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Families ‘distraught’ as council ends contract



dorothy mcdonald

‘We have been treated unfairly’: Dorothy McDonald, founder and trustee of the home in Glanamman

A SMALL care home providing facilities for dementia sufferers has had its contract with Carmarthenshire County Council terminated at short notice, The Herald can reveal.
The families of Hafan Croeso Care Home’s clients have been informed of the decision, which will involve removing their relatives from the care home they have lived in for the last ten years.
Dennis King Chair of Amman Care told the Herald: “We had notice on Tuesday that social services were finishing their contracts with us from this Friday (Jun 26). Until then we had no idea that the council were planning to remove our clients on such short notice. There are no other facilities like ours. We are the only specialist providers for dementia care in Carmarthenshire.”
Mr King pointed out that the home was run by volunteers and that Welsh Minister Edwina Hart said it was a model she would like to see throughout Wales. He also told us: “We also had the older people’s commissioner come down and she said if she had to go into a care home it would be this one!”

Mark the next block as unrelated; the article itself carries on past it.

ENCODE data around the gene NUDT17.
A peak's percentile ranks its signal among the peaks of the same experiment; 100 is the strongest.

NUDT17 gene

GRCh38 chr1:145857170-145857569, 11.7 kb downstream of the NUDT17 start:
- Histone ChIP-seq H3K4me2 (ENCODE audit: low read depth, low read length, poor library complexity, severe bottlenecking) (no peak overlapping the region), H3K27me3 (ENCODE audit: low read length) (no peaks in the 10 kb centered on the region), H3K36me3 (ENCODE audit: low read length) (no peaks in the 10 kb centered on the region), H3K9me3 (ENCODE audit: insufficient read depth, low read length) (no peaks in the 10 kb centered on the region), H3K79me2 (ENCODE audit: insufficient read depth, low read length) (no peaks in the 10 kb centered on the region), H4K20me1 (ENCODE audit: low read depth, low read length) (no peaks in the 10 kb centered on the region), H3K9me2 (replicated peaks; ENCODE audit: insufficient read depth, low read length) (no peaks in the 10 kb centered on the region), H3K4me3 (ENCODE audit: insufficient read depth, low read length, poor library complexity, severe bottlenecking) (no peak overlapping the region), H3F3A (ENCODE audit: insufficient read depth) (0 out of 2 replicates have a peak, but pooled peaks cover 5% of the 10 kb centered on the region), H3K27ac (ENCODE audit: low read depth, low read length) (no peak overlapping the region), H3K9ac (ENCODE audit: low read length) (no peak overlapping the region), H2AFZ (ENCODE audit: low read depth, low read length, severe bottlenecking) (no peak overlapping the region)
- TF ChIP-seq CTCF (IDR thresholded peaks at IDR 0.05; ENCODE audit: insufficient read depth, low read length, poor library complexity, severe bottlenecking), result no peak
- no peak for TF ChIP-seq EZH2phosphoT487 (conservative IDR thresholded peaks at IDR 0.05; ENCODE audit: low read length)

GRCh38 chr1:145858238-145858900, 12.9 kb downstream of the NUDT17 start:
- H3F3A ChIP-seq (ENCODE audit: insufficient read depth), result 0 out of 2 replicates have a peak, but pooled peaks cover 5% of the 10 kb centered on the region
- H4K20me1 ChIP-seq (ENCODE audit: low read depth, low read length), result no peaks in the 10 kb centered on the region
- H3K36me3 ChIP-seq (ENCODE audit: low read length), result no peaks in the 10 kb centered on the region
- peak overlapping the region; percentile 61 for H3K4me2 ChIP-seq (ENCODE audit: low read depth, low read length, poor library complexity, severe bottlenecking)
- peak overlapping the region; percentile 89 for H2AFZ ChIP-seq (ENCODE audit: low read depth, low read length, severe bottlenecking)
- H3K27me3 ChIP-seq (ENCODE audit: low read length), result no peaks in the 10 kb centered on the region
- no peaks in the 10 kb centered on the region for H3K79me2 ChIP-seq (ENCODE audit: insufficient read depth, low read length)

Dorothy McDonald is a trustee at Amman Care and she told the Herald: “We run a small community home in Ammanford. We have had problems trying to keep managers over the years. The manger we have is leaving on Friday. We appointed a new manager last Thursday and informed CSSIW and Social services but they had already placed an embargo on us. We couldn’t admit any new residents.”
Dorothy explained the steps taken to resolve the situation: “We went to see Neil Edwards, the Adult Safeguarding and Commissioning Manager for the local authority. He told us there would be a meeting to decide what would happen. We called him but he only came to the phone when Cllr Tegwen Devichand said he had two choices, either see us or we would go to press. We didn’t hear anymore from Neil until noon on Tuesday, when a letter containing all sorts of legal jargon was delivered to the home. Then, at 5pm, one of the staff rang me to ask if I knew that social services were removing the seven residents this Friday.”
Ms McDonald went on to say: “The families are very distressed and fearful about the effect of the sudden move on their loved ones. There should have been consultation Where are their human rights? We have been forbidden from contacting the families but they have been in touch with us. They are distraught.”